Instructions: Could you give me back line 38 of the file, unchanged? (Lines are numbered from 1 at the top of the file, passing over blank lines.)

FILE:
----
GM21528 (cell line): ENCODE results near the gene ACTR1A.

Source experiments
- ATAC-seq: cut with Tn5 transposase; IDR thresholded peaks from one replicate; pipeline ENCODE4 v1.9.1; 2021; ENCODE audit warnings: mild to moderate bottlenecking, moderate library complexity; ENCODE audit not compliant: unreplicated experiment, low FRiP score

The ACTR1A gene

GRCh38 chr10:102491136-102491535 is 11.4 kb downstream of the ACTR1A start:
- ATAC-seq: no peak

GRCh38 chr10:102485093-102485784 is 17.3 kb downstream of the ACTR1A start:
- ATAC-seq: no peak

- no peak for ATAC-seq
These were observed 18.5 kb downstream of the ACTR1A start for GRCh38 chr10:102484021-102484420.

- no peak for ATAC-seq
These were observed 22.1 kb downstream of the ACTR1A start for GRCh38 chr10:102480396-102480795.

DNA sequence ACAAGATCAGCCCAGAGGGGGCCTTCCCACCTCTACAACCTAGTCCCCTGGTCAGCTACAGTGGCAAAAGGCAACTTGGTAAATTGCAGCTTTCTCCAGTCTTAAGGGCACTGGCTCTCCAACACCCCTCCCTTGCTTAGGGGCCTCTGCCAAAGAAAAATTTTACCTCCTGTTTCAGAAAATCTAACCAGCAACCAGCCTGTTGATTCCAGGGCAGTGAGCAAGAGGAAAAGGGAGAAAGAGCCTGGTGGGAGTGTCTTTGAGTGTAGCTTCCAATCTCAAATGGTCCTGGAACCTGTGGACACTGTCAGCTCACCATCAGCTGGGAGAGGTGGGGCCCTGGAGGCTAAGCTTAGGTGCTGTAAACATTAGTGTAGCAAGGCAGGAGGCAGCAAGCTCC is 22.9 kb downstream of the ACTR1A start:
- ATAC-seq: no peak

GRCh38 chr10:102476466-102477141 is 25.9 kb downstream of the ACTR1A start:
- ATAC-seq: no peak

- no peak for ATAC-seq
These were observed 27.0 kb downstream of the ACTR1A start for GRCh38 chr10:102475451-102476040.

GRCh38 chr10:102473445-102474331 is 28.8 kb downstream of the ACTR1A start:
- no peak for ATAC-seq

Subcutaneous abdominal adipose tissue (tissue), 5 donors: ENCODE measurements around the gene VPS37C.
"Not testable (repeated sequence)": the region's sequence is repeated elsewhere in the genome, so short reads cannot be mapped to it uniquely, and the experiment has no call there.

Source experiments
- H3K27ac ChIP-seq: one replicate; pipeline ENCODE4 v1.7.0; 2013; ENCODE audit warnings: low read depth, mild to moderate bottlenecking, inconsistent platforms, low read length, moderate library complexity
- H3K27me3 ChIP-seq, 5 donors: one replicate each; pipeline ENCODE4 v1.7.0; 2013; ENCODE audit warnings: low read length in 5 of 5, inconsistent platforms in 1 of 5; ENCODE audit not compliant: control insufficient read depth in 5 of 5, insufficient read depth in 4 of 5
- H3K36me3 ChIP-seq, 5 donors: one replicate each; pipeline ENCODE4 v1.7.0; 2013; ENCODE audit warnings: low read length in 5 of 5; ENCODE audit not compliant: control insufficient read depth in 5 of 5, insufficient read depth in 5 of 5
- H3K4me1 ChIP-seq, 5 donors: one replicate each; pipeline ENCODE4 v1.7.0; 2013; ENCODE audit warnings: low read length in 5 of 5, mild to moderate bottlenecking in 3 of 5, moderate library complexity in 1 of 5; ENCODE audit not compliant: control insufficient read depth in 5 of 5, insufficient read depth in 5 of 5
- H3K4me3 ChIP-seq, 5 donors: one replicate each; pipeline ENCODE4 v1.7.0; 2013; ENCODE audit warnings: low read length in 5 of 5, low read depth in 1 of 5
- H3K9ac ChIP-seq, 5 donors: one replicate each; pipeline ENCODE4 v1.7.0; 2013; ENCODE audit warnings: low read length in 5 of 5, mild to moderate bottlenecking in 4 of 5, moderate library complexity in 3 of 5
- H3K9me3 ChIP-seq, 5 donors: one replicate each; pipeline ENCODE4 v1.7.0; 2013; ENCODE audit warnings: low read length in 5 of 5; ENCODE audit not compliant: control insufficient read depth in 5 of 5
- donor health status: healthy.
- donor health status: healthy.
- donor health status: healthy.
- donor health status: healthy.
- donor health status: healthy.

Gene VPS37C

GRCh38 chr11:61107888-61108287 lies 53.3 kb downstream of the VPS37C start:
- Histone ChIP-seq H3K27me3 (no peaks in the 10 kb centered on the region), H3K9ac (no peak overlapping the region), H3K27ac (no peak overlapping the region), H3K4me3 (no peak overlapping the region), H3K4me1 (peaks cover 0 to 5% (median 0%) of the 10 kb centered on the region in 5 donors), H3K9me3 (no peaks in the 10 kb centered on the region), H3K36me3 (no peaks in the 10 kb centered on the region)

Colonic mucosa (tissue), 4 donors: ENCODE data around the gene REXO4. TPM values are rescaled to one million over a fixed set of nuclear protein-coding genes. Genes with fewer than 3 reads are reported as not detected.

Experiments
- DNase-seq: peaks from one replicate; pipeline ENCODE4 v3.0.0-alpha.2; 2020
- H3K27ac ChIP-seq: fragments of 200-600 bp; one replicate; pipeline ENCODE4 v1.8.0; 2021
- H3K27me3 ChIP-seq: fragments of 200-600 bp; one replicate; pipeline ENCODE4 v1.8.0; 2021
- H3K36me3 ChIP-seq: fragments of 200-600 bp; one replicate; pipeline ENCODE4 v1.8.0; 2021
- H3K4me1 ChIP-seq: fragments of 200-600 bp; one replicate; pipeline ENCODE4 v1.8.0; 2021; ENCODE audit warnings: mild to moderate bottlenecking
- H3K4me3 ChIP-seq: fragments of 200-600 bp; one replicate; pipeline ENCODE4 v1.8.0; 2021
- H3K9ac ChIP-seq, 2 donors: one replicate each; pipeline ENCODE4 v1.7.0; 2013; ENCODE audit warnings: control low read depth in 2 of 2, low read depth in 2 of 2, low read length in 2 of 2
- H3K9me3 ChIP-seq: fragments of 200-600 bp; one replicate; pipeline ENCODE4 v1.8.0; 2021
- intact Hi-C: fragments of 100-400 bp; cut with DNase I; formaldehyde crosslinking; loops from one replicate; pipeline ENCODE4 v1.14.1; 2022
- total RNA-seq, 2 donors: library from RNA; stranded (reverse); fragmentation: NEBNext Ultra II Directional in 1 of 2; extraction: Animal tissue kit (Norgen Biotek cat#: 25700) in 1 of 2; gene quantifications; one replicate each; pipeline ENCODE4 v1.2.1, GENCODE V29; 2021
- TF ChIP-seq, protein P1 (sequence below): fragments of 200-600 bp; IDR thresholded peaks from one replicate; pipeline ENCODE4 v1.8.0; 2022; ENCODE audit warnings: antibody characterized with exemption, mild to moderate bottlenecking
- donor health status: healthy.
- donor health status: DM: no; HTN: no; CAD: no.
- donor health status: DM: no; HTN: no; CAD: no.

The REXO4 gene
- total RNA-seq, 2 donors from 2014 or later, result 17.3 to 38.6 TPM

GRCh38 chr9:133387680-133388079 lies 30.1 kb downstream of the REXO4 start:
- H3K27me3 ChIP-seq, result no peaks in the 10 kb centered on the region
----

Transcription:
- Histone ChIP-seq H3K27me3 (no peaks in the 10 kb centered on the region), H3K9ac (no peak overlapping the region), H3K27ac (no peak overlapping the region), H3K4me3 (no peak overlapping the region), H3K4me1 (peaks cover 0 to 5% (median 0%) of the 10 kb centered on the region in 5 donors), H3K9me3 (no peaks in the 10 kb centered on the region), H3K36me3 (no peaks in the 10 kb centered on the region)